TEXAS LOW-LEVEL RADIOACTIVE WASTE DISPOSAL AUTHORITY
TEXAS LOW-LEVEL RADIOACTIVE WASTE DISPOSAL AUTHORITY. As technology has progressed, medical and research institutions, as well as some industries, have begun producing larger amounts of low-level radioactive waste. This waste included contaminated machinery parts, protective clothing and gloves, filters, waste paper, test tubes, waste from animals used in experiments and their carcasses, syringes, linens, and many similar items. In 1980 Congress passed the Low-Level Radioactive Waste Policy Act, making each state responsible for the disposal of its own low-level radioactive waste. The federal government was still responsible for the disposal of waste that exceeded the "low-level" categories. Low-level radioactive waste material has three classifications: Class A, the least hazardous, contains short-lived radionuclides that will decay in a relatively short time; Class B is more hazardous and must be in a stable form before being placed in disposal canisters; Class C is the most hazardous of the low-level radioactive wastes and must also be in a stable form before disposal. Classes B and C made up only a small percentage of the total volume of low-level waste, but accounted for the largest portion of the total radioactivity. In response to federal law, the Texas legislature established the Texas Low-Level Radioactive Waste Disposal Authority in 1981. The authority was governed by a six-member board of directors appointed by the governor and approved by the Senate. By statute, one member must be a doctor licensed to practice in Texas, one a certified health physicist, one an attorney licensed to practice in Texas, one a geologist, and two representatives of the general public. The authority was responsible for identifying potential disposal sites in Texas, for determining the viability of each site, for constructing, operating, and maintaining proper facilities at the site selected, and for decommissioning the site when full. During the next three years the authority conducted a search for potential sites, finding the most likely areas in west, south, and northwest Texas. Because site development in many states was so slow, the United States Congress passed the Low-Level Radioactive Waste Policy Amendments Act in 1985, setting deadlines for states to meet with regard to the completion of various stages of the disposal projects. In hopes of speeding the process, the Texas legislature required the authority to give preference to land already owned by the state, causing the search to focus primarily on far west Texas, where most state land was located. Early in 1987 the authority proposed a site eleven miles northeast of Fort Hancock in Hudspeth County. A court injunction by El Paso County delayed the proceedings for nearly a year, but was denied by the Texas Supreme Court in 1988. The authority began a public information campaign in Hudspeth County in mid-1988 and completed numerous technical studies (at a cost of about $1.8 million). The site near Fort Hancock was officially identified in May 1990 as the authority's preferred location of the disposal facility. Protests and court actions by El Paso and Hudspeth counties continued to delay the project, and at the prompting of Governor Ann Richards, the authority began to look for an alternative location in 1991. In August 1991 the authority chose a 16,000 acre site near the town of Sierra Blanca in Hudspeth County, eighty miles east of El Paso. The authority's board of directors approved the purchase of the land in February 1992 and submitted a preliminary license application to the Texas Department of Health in March of that year. The disposal facility was scheduled to open by July 1996. In the meantime, the authority planned to offer grazing leases on more than 14,000 acres of the land and was continuing technical studies on the remaining 2,000 acres.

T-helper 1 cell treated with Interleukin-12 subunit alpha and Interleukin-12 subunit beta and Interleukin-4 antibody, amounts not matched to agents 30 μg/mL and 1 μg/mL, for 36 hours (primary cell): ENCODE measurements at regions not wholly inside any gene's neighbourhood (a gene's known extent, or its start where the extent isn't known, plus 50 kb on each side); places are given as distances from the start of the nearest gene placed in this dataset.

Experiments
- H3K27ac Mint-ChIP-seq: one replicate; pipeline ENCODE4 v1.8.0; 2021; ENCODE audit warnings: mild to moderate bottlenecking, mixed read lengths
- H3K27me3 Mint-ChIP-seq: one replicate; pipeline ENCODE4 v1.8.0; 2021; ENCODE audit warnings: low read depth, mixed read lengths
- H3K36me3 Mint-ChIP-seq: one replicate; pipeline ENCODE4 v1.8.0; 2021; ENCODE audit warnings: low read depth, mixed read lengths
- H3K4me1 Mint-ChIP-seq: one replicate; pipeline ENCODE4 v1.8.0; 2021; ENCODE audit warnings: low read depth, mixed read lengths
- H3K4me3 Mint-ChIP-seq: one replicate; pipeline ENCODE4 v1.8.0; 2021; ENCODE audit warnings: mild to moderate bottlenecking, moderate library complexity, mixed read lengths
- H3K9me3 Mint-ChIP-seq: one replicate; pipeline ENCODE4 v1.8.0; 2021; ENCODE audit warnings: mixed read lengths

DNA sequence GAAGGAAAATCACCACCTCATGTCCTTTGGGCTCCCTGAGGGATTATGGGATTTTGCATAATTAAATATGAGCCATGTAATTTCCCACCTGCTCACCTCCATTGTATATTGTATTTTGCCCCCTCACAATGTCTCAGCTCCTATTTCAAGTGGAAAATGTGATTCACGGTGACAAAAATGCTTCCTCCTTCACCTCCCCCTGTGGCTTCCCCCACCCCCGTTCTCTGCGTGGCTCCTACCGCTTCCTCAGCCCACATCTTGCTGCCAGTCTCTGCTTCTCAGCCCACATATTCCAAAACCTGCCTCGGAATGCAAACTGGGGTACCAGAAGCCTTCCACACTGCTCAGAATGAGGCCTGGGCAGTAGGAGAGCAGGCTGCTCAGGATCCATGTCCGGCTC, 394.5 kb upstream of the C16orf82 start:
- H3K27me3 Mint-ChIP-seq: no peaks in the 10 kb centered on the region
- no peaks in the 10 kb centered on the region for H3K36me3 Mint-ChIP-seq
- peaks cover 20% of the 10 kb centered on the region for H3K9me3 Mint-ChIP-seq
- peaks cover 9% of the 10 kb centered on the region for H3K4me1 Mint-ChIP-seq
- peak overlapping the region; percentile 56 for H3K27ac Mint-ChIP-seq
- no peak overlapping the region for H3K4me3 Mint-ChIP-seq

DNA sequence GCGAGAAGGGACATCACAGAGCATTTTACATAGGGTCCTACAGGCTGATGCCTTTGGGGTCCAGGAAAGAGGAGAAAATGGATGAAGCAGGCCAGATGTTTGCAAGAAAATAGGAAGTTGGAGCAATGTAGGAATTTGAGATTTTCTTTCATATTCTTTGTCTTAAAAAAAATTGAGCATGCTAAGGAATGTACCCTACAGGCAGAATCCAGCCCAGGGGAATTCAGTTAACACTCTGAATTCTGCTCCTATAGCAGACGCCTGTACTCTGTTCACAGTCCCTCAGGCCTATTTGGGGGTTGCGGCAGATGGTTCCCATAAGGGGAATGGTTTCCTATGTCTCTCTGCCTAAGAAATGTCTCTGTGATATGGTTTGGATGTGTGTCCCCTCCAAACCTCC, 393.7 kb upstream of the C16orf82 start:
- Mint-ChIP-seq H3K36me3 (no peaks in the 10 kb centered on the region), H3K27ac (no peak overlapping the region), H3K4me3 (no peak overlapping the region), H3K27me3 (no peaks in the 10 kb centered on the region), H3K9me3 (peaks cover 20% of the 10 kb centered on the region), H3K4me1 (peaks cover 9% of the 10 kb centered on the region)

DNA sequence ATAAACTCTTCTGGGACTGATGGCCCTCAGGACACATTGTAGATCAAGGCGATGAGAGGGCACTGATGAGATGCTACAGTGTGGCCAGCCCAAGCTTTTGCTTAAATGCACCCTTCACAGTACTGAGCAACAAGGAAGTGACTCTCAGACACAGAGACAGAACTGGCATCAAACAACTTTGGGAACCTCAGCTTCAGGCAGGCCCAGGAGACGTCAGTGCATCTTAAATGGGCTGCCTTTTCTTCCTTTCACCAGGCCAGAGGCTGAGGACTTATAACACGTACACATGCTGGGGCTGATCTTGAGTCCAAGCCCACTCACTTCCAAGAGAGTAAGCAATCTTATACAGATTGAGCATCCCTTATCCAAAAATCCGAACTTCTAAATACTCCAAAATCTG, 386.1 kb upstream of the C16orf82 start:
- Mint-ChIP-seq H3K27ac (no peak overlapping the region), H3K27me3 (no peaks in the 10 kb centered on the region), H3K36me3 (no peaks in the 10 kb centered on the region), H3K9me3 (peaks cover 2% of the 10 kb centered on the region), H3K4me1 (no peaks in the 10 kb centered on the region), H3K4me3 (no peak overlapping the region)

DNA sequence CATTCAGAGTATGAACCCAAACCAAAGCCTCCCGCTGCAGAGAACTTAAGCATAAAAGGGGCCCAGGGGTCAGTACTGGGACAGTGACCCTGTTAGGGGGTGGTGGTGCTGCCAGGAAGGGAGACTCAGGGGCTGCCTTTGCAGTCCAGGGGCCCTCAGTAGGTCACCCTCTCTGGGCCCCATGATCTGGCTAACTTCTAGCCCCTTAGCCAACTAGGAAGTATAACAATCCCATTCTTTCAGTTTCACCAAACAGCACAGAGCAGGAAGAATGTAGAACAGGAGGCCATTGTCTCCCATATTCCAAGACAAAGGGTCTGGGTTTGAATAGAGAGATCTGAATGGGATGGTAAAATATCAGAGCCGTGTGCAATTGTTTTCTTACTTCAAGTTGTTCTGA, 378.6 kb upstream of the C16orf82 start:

In 1993, in order to avoid the possibility of Texas's becoming a radioactive dumping ground for the entire country, the authority drafted an agreement to form a compact between Maine, Vermont, and Texas, making Texas the disposal site for the low-level radioactive waste generated by those three states. The compact would allow Texas to refuse acceptance of waste from noncompact members. The legislature approved the compact in May 1993 and established a six-member Texas Low-Level Radioactive Waste Disposal Compact Commission to administer the agreement; the bill was signed into law by Governor Richards in June. Under the terms of the compact, Maine and Vermont would each pay $25 million toward the development, operation, and closure of the disposal facility and an additional $2.5 million each for community development projects in Hudspeth County; they would also make contributions toward improved fire and ambulance services in Hudspeth County. Other states, some of whom generated large amounts of radioactive waste, asked to join the Texas compact, offering millions of dollars for the privilege; however, in the interest of keeping the amount of waste to a minimum, these states were excluded. Even the total waste accepted from Maine and Vermont was restricted to 20 percent per year of the waste that Texas itself produced. Texas retained the right to set disposal fees.